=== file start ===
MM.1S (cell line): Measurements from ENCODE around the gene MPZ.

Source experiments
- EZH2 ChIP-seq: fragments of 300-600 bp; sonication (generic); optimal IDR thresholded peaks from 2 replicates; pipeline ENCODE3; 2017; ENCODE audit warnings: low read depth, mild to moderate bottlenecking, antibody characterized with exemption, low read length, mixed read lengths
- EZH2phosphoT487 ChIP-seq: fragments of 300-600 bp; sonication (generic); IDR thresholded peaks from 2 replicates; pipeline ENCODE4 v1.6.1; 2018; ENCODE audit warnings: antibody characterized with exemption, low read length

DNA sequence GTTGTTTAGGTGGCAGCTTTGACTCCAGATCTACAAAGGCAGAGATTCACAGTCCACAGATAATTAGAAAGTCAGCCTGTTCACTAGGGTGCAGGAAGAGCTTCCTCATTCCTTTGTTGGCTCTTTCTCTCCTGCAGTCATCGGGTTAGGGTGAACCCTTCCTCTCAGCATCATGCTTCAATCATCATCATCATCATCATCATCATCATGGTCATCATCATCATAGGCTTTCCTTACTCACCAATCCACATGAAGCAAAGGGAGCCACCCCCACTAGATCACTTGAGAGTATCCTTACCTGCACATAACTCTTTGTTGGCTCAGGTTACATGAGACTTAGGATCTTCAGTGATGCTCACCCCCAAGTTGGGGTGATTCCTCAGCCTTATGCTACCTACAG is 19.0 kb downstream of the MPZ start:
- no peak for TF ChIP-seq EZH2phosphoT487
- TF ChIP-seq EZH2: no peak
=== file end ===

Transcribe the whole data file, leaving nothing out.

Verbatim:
MM.1S (cell line): Measurements from ENCODE around the gene MPZ.

Source experiments
- EZH2 ChIP-seq: fragments of 300-600 bp; sonication (generic); optimal IDR thresholded peaks from 2 replicates; pipeline ENCODE3; 2017; ENCODE audit warnings: low read depth, mild to moderate bottlenecking, antibody characterized with exemption, low read length, mixed read lengths
- EZH2phosphoT487 ChIP-seq: fragments of 300-600 bp; sonication (generic); IDR thresholded peaks from 2 replicates; pipeline ENCODE4 v1.6.1; 2018; ENCODE audit warnings: antibody characterized with exemption, low read length

DNA sequence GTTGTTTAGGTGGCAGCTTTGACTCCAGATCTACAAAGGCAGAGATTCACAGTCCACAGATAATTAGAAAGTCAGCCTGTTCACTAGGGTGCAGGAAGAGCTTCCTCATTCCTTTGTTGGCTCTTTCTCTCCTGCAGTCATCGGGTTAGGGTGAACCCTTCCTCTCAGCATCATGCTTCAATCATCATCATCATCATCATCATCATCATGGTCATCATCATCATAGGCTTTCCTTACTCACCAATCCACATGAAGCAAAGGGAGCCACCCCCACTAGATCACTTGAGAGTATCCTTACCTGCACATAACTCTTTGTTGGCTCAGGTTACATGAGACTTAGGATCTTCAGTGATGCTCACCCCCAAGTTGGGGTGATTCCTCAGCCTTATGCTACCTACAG is 19.0 kb downstream of the MPZ start:
- no peak for TF ChIP-seq EZH2phosphoT487
- TF ChIP-seq EZH2: no peak